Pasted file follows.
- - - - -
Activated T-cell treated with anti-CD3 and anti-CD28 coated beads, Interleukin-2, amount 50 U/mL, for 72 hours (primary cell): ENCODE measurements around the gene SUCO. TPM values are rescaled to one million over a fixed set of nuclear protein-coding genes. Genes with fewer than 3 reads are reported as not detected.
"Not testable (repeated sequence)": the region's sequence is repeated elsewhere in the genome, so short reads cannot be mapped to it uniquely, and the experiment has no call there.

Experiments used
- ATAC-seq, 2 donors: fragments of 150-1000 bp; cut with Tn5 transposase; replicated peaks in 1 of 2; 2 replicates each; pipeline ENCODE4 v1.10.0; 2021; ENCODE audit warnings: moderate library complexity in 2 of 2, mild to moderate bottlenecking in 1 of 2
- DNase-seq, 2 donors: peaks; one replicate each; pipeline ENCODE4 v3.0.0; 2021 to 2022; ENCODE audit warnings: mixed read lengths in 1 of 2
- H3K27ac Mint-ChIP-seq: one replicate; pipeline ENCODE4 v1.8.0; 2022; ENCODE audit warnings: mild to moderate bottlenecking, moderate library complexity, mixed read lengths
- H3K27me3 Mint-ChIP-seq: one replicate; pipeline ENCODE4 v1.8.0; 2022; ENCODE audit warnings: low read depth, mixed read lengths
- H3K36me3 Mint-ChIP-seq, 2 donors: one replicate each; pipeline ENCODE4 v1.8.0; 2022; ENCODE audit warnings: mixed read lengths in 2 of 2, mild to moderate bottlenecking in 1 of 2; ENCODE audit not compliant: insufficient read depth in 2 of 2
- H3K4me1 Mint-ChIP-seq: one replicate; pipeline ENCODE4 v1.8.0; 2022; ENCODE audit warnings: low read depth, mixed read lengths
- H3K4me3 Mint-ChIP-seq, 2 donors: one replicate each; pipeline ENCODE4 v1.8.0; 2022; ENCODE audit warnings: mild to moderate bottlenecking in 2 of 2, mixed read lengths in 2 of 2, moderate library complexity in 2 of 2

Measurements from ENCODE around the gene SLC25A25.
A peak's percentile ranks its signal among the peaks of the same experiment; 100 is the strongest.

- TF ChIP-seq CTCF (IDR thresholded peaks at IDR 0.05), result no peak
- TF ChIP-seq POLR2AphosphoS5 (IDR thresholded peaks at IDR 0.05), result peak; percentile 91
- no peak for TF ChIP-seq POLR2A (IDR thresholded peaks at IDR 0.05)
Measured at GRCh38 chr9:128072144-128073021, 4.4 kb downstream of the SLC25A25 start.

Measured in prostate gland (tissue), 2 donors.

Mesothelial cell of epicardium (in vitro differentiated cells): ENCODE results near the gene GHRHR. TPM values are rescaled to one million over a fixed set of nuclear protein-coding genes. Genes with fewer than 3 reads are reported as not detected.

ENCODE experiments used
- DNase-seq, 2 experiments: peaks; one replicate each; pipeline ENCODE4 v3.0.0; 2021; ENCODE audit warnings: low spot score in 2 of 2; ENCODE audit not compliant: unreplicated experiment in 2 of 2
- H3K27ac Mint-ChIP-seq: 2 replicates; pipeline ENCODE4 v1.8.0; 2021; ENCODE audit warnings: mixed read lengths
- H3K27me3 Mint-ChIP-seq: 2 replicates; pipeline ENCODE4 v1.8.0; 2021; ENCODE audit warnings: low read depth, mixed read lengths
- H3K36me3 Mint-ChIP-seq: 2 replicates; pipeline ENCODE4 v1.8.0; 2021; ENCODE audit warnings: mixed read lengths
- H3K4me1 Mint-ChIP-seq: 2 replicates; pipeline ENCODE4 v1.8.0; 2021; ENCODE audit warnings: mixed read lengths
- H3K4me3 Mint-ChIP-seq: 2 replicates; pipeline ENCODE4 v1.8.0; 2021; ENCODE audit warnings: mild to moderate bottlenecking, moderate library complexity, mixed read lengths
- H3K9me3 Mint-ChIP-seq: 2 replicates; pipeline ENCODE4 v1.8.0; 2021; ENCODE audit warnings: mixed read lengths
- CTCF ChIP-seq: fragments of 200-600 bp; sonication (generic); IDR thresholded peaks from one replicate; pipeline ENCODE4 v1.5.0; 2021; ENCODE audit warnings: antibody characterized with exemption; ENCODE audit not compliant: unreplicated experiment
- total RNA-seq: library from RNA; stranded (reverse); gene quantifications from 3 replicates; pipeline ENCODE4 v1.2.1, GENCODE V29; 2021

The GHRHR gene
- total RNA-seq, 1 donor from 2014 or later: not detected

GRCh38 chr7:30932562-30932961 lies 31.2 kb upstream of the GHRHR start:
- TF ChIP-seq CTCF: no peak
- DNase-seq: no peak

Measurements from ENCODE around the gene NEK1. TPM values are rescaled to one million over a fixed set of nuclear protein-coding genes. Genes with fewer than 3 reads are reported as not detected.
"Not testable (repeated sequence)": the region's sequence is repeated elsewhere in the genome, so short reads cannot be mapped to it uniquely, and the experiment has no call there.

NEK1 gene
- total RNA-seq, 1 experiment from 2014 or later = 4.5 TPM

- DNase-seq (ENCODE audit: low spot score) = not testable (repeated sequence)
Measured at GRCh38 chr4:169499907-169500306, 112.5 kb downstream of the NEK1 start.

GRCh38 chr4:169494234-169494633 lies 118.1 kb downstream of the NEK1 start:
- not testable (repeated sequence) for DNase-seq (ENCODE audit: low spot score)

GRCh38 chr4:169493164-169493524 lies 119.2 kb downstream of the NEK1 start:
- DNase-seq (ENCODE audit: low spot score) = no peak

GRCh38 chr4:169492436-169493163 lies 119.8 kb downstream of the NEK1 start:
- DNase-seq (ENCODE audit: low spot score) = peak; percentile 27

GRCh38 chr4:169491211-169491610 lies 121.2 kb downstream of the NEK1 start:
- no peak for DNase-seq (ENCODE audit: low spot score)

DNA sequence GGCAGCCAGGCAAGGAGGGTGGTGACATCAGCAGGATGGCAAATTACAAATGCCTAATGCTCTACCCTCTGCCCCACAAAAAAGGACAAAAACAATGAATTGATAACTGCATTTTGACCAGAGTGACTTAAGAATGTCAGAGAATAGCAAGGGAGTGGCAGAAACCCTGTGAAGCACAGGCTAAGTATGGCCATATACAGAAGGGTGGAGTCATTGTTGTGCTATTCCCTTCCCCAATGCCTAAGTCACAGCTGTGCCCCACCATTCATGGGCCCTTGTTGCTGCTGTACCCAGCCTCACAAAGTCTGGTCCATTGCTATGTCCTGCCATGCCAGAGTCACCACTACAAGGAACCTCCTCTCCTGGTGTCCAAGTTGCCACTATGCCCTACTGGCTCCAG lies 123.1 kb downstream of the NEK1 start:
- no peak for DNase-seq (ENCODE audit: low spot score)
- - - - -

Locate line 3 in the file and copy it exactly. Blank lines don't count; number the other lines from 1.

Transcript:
Experiments used